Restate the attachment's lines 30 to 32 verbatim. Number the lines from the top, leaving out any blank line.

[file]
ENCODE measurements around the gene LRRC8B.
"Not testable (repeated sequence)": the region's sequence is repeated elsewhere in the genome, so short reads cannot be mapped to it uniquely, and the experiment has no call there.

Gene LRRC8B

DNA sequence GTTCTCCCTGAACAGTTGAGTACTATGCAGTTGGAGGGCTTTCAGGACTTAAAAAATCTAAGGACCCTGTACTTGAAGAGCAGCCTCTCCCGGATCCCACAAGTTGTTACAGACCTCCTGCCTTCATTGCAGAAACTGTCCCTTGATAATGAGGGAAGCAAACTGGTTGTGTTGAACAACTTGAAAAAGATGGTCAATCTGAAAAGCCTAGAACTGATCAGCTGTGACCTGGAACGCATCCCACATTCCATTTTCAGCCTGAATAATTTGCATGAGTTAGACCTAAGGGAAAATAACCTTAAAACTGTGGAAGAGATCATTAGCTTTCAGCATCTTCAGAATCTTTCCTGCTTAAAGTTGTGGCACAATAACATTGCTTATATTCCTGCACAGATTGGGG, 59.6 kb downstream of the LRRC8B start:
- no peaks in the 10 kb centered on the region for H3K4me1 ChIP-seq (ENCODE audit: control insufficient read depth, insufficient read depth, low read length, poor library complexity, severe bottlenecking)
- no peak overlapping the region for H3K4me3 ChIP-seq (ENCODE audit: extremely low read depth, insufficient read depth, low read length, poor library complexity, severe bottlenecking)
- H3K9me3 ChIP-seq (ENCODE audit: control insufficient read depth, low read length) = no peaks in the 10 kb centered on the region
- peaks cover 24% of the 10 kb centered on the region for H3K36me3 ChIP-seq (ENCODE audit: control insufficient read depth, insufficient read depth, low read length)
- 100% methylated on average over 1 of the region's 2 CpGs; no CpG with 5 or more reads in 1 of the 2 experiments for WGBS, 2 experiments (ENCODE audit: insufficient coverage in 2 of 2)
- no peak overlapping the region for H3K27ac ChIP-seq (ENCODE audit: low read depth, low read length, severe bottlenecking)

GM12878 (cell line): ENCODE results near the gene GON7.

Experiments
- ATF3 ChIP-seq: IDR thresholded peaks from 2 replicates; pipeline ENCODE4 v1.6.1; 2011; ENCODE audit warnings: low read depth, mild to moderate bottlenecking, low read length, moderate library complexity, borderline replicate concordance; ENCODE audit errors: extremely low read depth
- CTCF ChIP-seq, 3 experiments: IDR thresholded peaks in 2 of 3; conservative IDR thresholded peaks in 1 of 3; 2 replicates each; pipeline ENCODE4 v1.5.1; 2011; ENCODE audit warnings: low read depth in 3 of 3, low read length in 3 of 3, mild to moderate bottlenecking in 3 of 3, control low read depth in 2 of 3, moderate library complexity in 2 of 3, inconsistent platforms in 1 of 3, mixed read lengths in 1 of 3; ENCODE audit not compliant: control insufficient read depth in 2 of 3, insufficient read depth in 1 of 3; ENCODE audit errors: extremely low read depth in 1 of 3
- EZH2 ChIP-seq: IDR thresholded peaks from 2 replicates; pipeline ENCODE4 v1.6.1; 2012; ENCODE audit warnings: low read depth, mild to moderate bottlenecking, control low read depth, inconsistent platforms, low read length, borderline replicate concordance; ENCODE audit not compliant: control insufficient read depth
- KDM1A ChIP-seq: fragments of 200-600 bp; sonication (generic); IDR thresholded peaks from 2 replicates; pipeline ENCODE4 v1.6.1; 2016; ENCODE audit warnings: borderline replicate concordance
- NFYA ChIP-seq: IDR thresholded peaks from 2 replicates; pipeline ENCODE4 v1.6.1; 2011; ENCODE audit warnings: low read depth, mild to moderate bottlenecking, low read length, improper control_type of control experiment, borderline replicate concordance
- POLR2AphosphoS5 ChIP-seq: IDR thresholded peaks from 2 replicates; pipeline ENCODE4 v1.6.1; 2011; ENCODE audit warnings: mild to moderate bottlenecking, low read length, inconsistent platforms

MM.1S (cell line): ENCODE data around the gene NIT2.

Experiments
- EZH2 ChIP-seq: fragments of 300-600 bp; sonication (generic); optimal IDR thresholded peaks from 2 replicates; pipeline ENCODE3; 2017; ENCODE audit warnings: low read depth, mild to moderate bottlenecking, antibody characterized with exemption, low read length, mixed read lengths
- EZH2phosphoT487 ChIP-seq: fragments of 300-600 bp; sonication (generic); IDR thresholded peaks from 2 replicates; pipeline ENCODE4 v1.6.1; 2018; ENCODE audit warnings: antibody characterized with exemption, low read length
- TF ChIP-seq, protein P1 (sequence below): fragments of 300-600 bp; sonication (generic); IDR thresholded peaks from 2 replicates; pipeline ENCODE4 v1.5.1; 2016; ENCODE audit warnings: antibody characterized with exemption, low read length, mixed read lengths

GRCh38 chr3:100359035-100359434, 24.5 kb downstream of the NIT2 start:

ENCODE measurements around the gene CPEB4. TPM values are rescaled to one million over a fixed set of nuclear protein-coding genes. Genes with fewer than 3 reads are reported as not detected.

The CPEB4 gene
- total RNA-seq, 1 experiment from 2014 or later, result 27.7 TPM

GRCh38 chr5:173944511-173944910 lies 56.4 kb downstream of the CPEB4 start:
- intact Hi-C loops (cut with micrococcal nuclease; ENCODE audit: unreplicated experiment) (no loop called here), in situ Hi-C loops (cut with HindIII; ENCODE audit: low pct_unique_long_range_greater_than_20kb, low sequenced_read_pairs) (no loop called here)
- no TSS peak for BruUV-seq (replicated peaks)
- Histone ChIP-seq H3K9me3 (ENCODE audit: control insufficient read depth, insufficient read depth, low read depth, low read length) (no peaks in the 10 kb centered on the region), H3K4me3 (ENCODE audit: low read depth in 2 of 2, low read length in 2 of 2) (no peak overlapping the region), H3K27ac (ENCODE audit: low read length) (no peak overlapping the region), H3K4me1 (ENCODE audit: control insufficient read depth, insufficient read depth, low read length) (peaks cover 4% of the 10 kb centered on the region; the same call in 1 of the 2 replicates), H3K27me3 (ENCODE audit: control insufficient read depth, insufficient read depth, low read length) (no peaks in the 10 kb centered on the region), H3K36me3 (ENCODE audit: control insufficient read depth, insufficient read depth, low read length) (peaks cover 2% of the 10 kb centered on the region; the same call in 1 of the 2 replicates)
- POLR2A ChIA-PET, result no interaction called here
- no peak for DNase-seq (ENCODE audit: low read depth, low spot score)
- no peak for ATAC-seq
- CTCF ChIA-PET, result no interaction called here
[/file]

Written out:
- no TSS peak for BruUV-seq (replicated peaks)
- Histone ChIP-seq H3K9me3 (ENCODE audit: control insufficient read depth, insufficient read depth, low read depth, low read length) (no peaks in the 10 kb centered on the region), H3K4me3 (ENCODE audit: low read depth in 2 of 2, low read length in 2 of 2) (no peak overlapping the region), H3K27ac (ENCODE audit: low read length) (no peak overlapping the region), H3K4me1 (ENCODE audit: control insufficient read depth, insufficient read depth, low read length) (peaks cover 4% of the 10 kb centered on the region; the same call in 1 of the 2 replicates), H3K27me3 (ENCODE audit: control insufficient read depth, insufficient read depth, low read length) (no peaks in the 10 kb centered on the region), H3K36me3 (ENCODE audit: control insufficient read depth, insufficient read depth, low read length) (peaks cover 2% of the 10 kb centered on the region; the same call in 1 of the 2 replicates)
- POLR2A ChIA-PET, result no interaction called here